[Originally posted at brendamichelson.com in May 2017. Moved here 12.23.2020.] I think best with a marker in my hand. Always have. My workspace, and all paths to and from it, are littered with box and line diagrams, doodles, code snippets, and my (at that moment) best idea ever, on any scrap of paper, notebook or […]
I recently unearthed my (real world) drawing pencils and purchased a pixel point stylus to add more illustration to my public works. If you’ve worked with me, you know that drawing — on a whiteboard, legal pad, printer paper, using Visio, wherever — is a huge part of my process. Drawing helps me understand new ideas, think […]
Connective thinking ability cited as key trait in newly published Isaac Asimov essay on Creativity: But what if the same earth-shaking idea occurred to two men, simultaneously and independently? Perhaps, the common factors involved would be illuminating. Consider the theory of evolution by natural selection, independently created by Charles Darwin and Alfred Wallace. There is […]
I’ve often said the future belongs to the dot-connectors. Webber’s Rule of Thumb #7, the System is the Solution, describes it perfectly:
My point is that embedded in every company, in every organization, is a system. When you see the system and not just the individual pieces you increase your chances of winning.
Most people look at a company and see the organization chart. Or the pyramid of functions. Or the products and services the company offers as output.
Systems thinkers see the relationships, not the functions. They see the processes, not the stand-alone components or the final products. It’s the difference between looking at a fence and noticing the barbed wire running horizontally rather than the fence posts standing vertically.
Sometimes it helps to do something as simple as drawing a picture with arrows to show what would otherwise be invisible connections. A drawing of a three-legged stool isn’t a sophisticated operations chart, but it makes the point about how magazines need to operate as a system.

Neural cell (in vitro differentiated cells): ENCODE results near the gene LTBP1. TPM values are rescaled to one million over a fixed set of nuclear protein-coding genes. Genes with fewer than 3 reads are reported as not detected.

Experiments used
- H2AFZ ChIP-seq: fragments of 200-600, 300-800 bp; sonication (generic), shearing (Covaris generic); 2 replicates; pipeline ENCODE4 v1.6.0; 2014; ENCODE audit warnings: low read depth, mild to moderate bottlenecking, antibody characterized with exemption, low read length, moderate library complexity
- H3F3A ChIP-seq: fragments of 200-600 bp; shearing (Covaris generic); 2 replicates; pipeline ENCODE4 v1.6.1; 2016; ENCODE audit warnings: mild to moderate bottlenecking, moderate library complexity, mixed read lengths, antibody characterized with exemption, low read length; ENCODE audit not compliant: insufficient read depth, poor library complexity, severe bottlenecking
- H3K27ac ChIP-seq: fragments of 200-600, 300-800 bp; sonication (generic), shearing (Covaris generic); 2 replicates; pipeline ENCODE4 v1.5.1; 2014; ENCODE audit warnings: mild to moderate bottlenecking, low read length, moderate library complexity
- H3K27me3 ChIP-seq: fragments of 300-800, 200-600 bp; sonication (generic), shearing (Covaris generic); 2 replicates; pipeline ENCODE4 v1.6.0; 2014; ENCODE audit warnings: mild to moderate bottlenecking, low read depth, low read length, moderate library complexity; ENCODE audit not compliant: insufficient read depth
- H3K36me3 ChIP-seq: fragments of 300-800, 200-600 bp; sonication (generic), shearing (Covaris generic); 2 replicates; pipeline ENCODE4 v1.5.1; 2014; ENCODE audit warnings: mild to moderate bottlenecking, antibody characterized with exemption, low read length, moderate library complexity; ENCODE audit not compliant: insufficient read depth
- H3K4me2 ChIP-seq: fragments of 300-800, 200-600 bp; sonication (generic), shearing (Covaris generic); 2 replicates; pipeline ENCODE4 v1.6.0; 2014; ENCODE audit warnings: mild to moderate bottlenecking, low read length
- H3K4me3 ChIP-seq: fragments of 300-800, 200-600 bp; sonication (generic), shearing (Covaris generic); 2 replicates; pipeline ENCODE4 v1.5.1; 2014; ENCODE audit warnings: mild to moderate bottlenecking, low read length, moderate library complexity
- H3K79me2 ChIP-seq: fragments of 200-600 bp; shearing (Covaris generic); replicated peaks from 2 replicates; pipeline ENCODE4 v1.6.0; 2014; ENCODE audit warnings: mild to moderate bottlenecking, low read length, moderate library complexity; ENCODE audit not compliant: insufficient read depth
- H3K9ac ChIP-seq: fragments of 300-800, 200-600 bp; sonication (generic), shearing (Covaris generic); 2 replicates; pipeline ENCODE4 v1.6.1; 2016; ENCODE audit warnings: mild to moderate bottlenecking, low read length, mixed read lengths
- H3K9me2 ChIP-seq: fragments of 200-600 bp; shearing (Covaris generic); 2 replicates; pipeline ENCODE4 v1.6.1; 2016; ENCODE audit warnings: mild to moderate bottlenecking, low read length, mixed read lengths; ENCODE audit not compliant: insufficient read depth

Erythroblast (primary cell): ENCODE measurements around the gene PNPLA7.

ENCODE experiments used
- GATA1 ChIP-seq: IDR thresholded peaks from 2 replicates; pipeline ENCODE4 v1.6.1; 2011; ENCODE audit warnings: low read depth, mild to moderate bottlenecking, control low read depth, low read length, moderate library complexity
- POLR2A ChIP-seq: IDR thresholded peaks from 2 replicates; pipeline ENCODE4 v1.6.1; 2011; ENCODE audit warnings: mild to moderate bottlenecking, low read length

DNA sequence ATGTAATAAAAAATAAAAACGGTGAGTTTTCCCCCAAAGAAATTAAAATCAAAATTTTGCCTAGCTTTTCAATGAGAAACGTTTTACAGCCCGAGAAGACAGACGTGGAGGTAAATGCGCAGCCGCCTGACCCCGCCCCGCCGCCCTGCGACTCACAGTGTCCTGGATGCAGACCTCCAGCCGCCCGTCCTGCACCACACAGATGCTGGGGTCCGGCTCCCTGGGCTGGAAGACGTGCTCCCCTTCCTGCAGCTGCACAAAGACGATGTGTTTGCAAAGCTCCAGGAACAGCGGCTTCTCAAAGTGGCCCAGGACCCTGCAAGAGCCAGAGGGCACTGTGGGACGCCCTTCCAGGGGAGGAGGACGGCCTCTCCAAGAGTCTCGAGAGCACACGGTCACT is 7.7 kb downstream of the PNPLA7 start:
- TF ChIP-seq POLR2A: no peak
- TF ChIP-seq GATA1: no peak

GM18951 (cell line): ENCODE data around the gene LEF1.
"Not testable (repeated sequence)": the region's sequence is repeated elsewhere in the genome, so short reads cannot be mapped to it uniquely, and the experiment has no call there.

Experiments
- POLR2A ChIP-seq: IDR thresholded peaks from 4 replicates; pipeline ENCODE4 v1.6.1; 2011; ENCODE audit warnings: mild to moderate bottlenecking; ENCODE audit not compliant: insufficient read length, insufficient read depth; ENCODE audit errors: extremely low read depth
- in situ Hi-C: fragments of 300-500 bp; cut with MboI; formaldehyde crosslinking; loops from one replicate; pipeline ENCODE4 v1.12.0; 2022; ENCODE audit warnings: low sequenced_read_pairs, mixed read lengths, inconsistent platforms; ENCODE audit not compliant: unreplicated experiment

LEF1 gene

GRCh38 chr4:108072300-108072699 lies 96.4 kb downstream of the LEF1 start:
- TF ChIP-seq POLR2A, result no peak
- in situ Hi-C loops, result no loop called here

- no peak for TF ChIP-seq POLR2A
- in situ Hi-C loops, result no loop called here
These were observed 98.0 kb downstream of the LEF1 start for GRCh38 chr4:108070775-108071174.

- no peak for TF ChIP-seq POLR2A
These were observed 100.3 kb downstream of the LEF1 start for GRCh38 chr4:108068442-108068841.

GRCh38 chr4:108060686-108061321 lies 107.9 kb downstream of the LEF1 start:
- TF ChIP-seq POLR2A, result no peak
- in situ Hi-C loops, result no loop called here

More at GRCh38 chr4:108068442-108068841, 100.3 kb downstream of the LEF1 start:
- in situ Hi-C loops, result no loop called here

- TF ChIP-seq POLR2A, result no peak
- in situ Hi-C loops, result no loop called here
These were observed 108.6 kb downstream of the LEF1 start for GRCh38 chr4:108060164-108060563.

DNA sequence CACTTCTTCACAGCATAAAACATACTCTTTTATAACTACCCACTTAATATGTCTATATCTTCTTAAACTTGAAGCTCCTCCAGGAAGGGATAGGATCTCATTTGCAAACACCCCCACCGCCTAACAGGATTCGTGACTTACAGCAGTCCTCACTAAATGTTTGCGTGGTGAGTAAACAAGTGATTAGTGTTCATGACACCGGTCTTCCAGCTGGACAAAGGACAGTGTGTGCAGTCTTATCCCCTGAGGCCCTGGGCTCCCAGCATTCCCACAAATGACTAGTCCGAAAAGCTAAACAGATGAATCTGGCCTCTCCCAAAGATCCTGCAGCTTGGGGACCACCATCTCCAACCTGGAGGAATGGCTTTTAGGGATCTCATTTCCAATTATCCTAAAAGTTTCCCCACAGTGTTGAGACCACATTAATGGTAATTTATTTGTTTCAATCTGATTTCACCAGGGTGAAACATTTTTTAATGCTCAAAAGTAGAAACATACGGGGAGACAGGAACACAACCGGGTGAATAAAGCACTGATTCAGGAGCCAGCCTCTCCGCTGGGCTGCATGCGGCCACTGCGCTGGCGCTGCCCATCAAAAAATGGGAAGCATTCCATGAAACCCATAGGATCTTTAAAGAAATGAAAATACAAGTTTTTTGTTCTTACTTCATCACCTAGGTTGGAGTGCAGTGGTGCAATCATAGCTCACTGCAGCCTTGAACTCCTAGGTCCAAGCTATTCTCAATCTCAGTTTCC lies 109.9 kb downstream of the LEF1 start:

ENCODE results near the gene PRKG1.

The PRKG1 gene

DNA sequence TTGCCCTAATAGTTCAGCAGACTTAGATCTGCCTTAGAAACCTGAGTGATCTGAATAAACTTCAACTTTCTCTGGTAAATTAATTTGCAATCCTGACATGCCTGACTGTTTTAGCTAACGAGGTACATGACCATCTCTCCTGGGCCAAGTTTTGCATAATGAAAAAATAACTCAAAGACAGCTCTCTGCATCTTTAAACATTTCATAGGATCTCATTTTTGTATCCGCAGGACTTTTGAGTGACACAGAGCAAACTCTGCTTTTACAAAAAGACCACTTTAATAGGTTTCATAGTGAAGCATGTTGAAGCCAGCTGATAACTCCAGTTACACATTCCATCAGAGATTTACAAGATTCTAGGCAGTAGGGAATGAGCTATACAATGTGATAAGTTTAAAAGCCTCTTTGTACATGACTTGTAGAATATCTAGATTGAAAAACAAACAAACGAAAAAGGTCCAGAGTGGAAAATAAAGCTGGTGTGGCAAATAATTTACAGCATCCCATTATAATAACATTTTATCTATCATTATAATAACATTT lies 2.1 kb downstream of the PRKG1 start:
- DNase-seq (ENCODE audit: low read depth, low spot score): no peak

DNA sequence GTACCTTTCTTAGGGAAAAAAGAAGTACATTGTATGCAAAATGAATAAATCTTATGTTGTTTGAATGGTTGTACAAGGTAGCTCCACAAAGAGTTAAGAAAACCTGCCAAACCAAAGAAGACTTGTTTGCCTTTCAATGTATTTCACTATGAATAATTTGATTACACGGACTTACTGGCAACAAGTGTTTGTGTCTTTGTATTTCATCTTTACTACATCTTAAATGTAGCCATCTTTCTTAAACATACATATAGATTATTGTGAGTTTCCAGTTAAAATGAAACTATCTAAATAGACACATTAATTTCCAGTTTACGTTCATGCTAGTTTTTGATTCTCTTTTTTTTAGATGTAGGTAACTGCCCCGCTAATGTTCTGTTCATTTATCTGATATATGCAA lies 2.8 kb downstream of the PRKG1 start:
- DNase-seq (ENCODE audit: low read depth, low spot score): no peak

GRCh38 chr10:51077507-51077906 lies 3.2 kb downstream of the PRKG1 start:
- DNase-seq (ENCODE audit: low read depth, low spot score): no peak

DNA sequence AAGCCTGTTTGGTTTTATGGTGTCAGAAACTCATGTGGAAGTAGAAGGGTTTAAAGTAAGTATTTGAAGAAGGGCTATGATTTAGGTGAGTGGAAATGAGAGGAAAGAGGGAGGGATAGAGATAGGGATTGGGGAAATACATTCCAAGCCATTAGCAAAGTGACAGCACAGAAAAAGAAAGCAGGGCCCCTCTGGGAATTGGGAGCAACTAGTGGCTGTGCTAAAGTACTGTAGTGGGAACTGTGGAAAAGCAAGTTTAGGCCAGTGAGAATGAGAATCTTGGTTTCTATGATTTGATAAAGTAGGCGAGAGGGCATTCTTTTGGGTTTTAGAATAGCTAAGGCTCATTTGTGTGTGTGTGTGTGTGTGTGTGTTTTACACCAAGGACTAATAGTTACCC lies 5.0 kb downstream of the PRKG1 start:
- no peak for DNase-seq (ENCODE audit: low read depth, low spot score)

Systems thinking can also help when you’re trying to solve a perplexing problem. If you want to untangle the clues as to how something went wrong, think like a detective: figure out who all the players are and how they relate to each other. Usually it’s the system, not one person or department, that explains the real cause of the problem.
One thing is sure: the future belongs to systems thinkers.
For extra credit, see Rule #10 A Good Question Beats a Good Answer:
Why do questions matter more than answers? If you don’t ask the right question, it doesn’t matter what your answer is. And if you do ask the right question, no matter what your answer, you will learn something of value.
Questions are how we learn. Which means questions are how we create change…
Source: Webber, Alan M. (2009-04-10). Rules of Thumb (p. 32). HarperCollins. Kindle Edition.
From the fantastic Brain Pickings:
“Dubbed Prospero’s Precepts, these eleven rules culled from some of history’s greatest minds can serve as a general-purpose guideline for critical thinking in all matters of doubt:
- All beliefs in whatever realm are theories at some level. (Stephen Schneider)
- Do not condemn the judgment of another because it differs from your own. You may both be wrong. (Dandemis)
- Read not to contradict and confute; nor to believe and take for granted; nor to find talk and discourse; but to weigh and consider. (Francis Bacon)
- Never fall in love with your hypothesis. (Peter Medawar)
- It is a capital mistake to theorize before one has data. Insensibly one begins to twist facts to suit theories instead of theories to suit facts. (Arthur Conan Doyle)
- A theory should not attempt to explain all the facts, because some of the facts are wrong. (Francis Crick)
- The thing that doesn’t fit is the thing that is most interesting. (Richard Feynman)
- To kill an error is as good a service as, and sometimes even better than, the establishing of a new truth or fact. (Charles Darwin)
- It ain’t what you don’t know that gets you into trouble. It’s what you know for sure that just ain’t so. (Mark Twain)
- Ignorance is preferable to error; and he is less remote from the truth who believes nothing, than he who believes what is wrong. (Thomas Jefferson)
- All truth passes through three stages. First, it is ridiculed, second, it is violently opposed, and third, it is accepted as self-evident. (Arthur Schopenhauer)”